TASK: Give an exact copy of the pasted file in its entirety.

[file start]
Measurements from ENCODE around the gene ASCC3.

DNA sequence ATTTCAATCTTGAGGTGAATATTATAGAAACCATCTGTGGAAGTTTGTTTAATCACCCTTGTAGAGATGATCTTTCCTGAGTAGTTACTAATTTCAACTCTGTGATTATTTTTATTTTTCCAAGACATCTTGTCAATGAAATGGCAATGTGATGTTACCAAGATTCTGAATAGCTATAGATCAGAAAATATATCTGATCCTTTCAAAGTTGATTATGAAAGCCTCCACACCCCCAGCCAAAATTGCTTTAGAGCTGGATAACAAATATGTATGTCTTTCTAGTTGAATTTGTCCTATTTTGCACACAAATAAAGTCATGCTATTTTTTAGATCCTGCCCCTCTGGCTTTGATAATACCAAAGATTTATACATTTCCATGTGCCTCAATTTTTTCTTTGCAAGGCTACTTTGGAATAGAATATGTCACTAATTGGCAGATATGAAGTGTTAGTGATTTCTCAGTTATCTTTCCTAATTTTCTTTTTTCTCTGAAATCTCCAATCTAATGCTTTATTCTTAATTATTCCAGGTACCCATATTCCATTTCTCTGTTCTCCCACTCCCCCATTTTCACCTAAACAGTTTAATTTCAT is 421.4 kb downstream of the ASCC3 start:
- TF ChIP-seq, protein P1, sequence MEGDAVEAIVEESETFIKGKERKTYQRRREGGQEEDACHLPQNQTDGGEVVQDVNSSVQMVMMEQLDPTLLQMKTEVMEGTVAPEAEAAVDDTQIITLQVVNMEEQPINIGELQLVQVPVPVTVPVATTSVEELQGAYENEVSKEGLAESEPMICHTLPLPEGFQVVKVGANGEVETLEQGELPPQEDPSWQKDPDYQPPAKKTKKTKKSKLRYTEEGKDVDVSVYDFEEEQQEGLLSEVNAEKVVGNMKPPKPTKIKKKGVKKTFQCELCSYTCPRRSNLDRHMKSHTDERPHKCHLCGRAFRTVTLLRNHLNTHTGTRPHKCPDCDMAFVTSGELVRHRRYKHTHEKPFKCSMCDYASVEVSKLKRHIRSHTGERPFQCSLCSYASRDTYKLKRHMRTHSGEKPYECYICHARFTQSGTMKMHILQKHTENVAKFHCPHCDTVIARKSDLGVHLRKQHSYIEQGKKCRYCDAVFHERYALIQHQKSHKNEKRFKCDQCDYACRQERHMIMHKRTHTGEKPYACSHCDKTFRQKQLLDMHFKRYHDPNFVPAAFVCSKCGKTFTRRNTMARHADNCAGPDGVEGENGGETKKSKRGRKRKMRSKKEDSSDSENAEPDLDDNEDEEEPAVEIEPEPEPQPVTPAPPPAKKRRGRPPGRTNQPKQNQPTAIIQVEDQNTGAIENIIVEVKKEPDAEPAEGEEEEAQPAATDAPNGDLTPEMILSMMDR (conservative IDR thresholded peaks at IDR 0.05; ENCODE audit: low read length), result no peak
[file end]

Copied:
Measurements from ENCODE around the gene ASCC3.

DNA sequence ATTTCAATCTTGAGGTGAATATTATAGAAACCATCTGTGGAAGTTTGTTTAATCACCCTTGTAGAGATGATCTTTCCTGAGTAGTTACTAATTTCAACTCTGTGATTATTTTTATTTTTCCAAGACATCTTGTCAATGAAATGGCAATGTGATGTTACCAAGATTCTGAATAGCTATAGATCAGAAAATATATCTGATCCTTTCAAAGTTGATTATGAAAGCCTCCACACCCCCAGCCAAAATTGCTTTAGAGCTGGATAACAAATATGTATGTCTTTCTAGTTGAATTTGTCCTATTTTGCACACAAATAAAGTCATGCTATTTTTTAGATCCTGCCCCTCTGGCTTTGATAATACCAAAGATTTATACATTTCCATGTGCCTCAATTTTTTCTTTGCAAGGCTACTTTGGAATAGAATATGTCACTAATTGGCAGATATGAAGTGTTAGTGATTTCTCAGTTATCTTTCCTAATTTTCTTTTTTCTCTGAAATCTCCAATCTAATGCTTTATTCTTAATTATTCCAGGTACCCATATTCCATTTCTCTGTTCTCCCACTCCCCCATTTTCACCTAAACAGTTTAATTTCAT is 421.4 kb downstream of the ASCC3 start:
- TF ChIP-seq, protein P1, sequence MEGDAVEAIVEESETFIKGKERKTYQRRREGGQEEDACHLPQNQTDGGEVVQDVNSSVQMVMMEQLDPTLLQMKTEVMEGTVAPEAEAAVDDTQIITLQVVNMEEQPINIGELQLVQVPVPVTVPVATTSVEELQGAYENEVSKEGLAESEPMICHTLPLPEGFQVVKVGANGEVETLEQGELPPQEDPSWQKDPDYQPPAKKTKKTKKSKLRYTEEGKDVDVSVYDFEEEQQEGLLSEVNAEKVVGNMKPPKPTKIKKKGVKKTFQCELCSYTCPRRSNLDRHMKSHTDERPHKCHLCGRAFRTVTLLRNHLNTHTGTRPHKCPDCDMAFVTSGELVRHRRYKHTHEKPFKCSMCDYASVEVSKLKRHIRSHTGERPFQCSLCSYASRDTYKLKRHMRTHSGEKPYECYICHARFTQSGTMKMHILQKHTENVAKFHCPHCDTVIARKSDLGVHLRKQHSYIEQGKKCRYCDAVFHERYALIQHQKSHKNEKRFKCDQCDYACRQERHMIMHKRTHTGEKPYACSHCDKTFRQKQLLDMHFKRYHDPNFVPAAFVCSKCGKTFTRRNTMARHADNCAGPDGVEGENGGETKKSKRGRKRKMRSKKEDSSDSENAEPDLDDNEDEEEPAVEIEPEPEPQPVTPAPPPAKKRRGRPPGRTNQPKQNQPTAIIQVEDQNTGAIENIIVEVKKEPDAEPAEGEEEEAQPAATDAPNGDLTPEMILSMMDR (conservative IDR thresholded peaks at IDR 0.05; ENCODE audit: low read length), result no peak